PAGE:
Yates, Simeon J. and Littleton, Karen
(2001). Understanding computer game cultures: A situated approach.
In: Green, Eileen and Adam, Alison eds.
Virtual gender: Technology, consumption and identity.
London, UK: Routledge, pp. 103–123.
About the book: As yet there has been relatively little published on women's activities in relation to new digital technologies. Virtual Gender brings together theoretical perspectives from feminist theory, the sociology of technology and gender studies with well designed empirical studies to throw new light on the impact of ICTs on contemporary social life.
A line-up of authors from around the world looks at the gender and technology issues related to leisure, pleasure and consumption, identity and self. Their research is set against a backcloth of renewed interest in citizenship and ethics and how these concepts are recreated in an on-line situation, particularly in local settings.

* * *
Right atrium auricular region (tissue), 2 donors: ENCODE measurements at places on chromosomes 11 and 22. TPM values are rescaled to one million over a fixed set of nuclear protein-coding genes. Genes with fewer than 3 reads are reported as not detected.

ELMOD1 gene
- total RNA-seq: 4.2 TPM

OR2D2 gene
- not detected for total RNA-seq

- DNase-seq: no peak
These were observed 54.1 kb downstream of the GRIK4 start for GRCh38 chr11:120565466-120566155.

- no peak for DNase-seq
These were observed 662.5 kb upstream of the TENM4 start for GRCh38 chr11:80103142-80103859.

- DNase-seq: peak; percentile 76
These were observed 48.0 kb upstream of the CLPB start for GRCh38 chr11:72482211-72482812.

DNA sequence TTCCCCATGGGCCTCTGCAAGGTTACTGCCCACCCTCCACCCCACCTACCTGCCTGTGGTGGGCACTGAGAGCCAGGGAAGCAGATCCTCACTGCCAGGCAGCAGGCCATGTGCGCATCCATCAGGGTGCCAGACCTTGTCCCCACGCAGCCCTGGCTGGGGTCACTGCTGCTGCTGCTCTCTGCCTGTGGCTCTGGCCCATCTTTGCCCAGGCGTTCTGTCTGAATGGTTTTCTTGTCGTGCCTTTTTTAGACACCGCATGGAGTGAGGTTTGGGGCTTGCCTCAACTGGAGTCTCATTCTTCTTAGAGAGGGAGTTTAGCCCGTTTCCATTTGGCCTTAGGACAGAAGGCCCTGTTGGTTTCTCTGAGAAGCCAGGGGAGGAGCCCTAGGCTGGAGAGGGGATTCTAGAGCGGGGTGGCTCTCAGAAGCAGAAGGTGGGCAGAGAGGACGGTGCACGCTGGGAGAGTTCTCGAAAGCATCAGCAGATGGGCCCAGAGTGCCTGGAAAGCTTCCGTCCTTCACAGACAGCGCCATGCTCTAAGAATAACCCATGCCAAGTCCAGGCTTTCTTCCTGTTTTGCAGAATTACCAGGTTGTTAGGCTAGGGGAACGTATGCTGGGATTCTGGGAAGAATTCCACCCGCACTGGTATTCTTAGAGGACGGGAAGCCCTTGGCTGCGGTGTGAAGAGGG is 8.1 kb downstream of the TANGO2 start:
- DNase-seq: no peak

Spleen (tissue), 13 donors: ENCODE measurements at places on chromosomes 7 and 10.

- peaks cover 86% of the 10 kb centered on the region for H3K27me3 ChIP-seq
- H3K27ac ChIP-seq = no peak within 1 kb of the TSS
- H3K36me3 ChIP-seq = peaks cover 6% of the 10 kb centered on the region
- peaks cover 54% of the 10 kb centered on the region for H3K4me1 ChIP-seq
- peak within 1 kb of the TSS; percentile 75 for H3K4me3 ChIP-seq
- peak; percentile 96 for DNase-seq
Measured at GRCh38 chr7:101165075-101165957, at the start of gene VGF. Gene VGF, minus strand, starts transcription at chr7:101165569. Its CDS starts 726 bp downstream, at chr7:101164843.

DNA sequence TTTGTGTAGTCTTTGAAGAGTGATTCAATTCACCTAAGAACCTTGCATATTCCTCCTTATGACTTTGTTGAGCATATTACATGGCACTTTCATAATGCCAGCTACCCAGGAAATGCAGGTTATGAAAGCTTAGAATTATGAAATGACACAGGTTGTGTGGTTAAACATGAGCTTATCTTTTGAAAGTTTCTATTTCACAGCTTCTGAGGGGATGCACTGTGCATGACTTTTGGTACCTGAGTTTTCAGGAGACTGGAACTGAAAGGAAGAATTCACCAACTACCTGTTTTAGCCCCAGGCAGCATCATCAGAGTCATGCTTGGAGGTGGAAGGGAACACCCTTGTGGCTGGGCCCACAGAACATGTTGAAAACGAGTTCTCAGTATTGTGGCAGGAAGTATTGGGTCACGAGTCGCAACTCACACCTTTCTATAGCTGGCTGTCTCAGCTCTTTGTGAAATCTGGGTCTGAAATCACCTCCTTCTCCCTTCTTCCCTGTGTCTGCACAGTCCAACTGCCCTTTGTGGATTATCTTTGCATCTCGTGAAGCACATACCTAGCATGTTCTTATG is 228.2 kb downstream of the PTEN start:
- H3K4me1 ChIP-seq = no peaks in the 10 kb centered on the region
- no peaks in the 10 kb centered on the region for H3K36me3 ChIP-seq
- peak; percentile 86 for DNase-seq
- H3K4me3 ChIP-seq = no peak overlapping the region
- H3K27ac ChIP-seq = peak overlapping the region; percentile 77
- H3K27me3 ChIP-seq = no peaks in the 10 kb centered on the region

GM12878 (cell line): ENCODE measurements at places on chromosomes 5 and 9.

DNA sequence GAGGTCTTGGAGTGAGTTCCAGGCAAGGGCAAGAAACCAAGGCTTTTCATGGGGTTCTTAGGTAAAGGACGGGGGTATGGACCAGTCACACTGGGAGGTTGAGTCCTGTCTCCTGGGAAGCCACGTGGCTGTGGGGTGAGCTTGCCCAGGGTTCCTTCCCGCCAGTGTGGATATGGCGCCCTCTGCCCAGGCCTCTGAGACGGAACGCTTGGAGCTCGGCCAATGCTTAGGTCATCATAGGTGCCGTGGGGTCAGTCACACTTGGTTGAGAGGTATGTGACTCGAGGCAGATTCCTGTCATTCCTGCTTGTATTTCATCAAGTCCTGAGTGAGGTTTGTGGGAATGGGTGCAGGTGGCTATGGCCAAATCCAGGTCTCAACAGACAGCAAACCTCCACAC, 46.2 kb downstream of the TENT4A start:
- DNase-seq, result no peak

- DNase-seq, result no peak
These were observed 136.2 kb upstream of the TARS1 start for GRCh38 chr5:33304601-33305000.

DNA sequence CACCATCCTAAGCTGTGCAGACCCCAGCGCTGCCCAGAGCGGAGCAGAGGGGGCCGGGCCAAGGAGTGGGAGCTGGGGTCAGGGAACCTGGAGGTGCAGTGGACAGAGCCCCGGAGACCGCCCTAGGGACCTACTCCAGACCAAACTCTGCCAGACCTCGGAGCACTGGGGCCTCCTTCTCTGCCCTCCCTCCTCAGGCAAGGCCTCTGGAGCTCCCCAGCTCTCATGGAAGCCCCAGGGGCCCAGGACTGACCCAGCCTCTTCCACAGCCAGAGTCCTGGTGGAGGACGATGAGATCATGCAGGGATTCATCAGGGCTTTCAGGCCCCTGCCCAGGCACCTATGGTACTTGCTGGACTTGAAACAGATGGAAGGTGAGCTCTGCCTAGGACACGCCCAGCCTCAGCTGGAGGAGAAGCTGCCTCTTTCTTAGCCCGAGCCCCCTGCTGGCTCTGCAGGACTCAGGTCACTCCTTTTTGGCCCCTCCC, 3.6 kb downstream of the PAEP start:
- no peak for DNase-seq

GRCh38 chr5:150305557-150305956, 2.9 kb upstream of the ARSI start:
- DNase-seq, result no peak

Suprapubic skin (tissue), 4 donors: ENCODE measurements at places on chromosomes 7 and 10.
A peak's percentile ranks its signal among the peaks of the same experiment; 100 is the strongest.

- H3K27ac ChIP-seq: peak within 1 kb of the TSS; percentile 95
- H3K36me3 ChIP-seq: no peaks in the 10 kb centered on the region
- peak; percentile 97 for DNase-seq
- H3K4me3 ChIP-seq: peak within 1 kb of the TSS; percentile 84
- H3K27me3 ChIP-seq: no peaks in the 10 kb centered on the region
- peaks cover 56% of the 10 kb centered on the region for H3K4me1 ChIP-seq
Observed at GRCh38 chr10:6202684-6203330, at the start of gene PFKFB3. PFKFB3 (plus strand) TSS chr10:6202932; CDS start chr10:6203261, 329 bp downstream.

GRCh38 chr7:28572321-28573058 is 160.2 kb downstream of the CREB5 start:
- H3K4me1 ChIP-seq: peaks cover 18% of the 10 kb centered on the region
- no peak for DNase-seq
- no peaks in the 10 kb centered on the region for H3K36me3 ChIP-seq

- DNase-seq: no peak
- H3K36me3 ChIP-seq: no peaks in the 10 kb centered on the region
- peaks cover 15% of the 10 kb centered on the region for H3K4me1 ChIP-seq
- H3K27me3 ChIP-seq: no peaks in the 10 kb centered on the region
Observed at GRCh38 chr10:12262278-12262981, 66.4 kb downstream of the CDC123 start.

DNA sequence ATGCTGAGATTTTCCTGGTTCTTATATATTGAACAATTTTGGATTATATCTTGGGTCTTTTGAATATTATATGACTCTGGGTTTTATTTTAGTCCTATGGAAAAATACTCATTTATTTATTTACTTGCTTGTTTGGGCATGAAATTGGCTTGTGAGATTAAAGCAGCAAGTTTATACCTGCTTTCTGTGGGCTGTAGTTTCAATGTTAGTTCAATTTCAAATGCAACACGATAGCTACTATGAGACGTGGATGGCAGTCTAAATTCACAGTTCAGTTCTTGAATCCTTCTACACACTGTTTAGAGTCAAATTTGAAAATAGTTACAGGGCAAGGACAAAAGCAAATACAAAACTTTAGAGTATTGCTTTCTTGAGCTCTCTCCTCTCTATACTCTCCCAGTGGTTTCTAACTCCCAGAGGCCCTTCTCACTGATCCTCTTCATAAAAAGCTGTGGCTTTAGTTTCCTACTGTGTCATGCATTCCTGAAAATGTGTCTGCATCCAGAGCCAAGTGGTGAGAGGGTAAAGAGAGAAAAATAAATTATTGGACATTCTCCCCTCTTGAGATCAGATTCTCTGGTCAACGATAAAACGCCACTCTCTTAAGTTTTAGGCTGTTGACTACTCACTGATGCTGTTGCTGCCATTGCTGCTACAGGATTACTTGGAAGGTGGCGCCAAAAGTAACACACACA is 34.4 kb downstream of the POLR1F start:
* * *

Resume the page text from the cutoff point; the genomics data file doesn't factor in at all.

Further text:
With chapters on subjects ranging from gender-switching on-line, computer games, and cyberstalking to the use of the domestic telephone, this stimulating collection challenges the stereotype of woman as a passive victim of technology. It offers new ways of looking at the many dimensions in which ICTs can be said to be gendered and will be a rich resource for students and teachers in this expanding field of study.
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